The International Longshore and Warehouse Union (ILWU) voted to approve a new labor contract with West Coast ports, including the Port of Long Beach (POLB) Friday, the POLB announced today.
A release issued this afternoon said 82 percent of the ILWU voted in favor of the contract.
“This new pact is terrific for management and labor, and proves that by working together, we can build a partnership that will continue to help to improve this economy and provide jobs all across the United States,” said Long Beach Harbor Commissioners President Doug Drummond in a statement.
He thanked and congratulated the ILWU and Pacific Maritime Association (PMA) for approval of the contract.
“On behalf of the Port of Long Beach and the Long Beach Board of Harbor Commissioners, this is a job well done. We all look forward to many years of strong and fruitful efforts to keep trade moving,” Drummond said.
Mayor Robert Garcia thanked “all parties involved” in a statement issued Friday.
“The vote by our Longshore Workers to approve their five year contract at the Ports is great news for our Port, for our city, and for the nation’s economy,” said Garcia. “We can now move forward together and continue operating the world’s best Port, which is the engine of our local and national economy.”
The PMA voted to ratify a new contract with the ILWU, to run through July 1, 2014 to June 30, 2019, on Wednesday.
“The West Coast ports are an economic engine for the United States, supporting millions of workers and trillions in economic impact,” said PMA President and CEO Jim McKenna in a statement Wednesday. “The disruptions that occurred during negotiations, and the inconvenience and hardship created by them, were regrettable.”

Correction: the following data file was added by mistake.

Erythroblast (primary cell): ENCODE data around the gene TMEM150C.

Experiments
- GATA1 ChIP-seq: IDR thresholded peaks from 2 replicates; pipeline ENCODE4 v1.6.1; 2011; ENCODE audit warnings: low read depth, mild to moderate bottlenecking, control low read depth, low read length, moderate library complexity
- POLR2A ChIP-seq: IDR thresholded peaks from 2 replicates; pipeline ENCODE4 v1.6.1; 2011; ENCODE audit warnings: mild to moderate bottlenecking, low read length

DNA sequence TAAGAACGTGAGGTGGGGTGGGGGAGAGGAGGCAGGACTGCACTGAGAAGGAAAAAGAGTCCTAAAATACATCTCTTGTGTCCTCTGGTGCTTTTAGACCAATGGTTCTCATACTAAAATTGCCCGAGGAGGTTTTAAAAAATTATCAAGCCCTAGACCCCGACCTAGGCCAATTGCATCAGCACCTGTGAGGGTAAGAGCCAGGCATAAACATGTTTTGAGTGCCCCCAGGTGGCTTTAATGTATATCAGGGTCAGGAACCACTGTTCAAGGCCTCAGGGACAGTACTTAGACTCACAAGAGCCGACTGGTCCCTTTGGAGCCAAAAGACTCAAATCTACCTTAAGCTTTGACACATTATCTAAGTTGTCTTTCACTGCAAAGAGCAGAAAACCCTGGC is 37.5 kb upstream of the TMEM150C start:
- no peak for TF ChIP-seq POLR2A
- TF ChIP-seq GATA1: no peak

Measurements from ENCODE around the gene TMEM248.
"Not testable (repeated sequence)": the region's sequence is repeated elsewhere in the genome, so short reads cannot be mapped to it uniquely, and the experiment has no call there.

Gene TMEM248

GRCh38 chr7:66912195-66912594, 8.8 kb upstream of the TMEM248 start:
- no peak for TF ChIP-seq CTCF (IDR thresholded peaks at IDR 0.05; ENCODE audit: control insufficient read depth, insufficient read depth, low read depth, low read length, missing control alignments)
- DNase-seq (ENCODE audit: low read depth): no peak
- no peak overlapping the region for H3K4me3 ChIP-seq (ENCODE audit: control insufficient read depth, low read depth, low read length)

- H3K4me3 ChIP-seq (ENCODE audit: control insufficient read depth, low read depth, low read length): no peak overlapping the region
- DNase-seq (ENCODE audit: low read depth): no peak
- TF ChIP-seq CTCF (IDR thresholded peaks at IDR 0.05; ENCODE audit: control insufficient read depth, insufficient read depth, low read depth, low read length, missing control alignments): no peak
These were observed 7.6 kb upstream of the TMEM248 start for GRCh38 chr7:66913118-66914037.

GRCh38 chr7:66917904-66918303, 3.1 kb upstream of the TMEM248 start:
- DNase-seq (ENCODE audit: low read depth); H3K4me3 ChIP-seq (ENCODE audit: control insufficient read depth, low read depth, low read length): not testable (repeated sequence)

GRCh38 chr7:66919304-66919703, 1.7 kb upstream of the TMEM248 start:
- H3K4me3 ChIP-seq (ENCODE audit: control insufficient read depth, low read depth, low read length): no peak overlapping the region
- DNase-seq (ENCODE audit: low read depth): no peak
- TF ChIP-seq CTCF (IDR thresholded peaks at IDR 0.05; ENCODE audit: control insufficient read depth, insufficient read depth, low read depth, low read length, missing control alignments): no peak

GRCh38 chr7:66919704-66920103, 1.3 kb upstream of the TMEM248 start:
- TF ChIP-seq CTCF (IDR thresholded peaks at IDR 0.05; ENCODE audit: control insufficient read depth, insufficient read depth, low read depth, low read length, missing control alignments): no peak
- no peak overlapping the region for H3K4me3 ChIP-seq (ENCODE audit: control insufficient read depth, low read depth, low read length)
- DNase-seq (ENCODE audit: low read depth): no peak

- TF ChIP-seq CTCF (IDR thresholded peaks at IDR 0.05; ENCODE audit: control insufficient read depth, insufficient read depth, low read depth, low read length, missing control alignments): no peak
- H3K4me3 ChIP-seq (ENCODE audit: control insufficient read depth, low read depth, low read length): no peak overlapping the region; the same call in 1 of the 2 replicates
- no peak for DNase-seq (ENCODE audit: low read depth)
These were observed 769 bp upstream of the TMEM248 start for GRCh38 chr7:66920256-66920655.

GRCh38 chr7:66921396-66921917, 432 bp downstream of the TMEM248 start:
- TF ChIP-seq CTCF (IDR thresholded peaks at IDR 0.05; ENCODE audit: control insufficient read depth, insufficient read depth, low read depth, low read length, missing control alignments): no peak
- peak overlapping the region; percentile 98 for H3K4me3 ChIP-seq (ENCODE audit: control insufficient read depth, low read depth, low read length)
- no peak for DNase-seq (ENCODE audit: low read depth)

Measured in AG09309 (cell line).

Port officials expressed confidence in the contract on Wednesday, and an eagerness to win back the “trust and confidence of the shipping community,” according to the release.
The 29 ports that the PMA administers labor agreements for experienced cargo traffic slowdowns last February amid contentious contract disputes and suspension of operations. The Port of Long Beach (POLB) workers returned to their jobs on Feb. 17. The two organizations reached a tentative agreement on February 20. POLB traffic was affected through April, as the port recorded its highest cargo flow for that month in nine years as a result of working through the contract dispute backlog.
The Post has reached out the ILWU and is awaiting a response. This story will be updated as we learn more.
This article was updated on 5/22/15 at 4:31PM with a statement from Mayor Robert Garcia.